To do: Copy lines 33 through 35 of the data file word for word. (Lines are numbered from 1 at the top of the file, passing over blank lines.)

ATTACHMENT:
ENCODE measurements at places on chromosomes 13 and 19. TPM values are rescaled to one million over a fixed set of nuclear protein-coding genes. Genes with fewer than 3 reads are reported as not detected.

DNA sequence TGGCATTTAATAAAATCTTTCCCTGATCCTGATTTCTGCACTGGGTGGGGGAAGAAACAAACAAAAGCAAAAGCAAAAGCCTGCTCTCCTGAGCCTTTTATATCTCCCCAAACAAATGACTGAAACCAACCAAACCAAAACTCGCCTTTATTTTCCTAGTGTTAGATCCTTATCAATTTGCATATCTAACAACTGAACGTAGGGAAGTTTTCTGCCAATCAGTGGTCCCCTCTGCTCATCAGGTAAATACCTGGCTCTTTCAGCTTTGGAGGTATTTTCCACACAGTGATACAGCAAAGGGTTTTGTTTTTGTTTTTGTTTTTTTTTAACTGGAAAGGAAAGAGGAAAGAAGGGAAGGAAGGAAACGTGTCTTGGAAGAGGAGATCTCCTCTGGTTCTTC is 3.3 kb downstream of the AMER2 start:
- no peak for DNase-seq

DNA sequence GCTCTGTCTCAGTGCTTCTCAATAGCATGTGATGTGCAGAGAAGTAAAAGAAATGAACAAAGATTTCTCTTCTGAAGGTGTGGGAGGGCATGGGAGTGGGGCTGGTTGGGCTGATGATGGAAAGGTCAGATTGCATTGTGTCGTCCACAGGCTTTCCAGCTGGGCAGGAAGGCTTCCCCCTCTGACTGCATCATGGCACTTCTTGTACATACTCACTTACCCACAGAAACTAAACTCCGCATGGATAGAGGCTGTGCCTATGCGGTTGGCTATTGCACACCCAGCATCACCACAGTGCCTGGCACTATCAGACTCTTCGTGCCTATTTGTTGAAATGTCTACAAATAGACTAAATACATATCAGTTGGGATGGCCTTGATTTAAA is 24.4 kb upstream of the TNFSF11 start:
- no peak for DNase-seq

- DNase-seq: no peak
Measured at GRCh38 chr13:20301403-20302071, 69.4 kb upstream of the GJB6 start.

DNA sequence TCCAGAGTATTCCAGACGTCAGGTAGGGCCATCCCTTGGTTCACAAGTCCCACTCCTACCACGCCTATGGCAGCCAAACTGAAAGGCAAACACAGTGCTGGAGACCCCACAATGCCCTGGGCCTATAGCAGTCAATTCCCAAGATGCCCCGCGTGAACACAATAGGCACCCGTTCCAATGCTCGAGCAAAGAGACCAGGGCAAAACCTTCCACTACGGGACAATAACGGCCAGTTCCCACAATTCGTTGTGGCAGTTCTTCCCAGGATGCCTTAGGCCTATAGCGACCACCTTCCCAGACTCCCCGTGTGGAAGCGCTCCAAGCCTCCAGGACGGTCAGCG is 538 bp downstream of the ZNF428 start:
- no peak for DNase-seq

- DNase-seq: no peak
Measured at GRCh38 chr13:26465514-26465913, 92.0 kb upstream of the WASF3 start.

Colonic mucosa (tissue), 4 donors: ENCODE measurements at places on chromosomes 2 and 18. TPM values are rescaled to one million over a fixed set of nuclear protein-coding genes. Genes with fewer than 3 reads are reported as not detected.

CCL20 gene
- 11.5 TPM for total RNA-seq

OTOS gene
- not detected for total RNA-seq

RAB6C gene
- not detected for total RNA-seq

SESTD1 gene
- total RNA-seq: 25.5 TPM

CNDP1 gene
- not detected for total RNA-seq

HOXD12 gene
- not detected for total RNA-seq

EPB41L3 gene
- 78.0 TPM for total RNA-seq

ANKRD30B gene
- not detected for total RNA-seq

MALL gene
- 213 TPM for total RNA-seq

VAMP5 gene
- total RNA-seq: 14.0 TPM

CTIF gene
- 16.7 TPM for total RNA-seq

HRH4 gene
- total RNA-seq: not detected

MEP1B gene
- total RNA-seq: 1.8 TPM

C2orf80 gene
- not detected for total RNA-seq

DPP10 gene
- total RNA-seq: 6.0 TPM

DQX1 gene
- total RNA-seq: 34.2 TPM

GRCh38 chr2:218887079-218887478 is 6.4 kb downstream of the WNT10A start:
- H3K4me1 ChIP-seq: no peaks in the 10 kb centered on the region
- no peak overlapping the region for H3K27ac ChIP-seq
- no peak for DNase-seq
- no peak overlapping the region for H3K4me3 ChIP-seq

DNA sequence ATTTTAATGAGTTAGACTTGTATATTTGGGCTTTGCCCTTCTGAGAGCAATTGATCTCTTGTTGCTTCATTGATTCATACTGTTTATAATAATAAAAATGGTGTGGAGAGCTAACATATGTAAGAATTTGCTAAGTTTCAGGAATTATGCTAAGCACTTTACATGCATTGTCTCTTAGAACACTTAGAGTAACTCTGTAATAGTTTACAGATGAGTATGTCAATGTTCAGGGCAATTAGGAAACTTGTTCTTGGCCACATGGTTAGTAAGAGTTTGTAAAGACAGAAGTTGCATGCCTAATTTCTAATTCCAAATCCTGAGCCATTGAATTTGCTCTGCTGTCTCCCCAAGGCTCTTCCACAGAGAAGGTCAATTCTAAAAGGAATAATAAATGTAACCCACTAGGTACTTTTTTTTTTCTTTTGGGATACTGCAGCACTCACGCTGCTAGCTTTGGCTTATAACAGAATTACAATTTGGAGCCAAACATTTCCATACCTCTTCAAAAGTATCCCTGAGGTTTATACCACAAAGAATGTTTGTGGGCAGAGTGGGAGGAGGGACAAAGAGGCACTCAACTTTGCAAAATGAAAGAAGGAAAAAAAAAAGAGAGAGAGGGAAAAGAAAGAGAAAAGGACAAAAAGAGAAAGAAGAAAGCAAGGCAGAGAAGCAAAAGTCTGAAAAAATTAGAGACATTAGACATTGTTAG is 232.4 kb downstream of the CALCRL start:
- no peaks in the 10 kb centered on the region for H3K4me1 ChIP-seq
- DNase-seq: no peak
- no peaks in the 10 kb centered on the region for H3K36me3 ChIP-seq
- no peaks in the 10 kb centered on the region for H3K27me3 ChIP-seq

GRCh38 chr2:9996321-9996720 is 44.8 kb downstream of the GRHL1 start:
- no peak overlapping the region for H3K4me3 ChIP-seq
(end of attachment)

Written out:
CTIF gene
- 16.7 TPM for total RNA-seq

HRH4 gene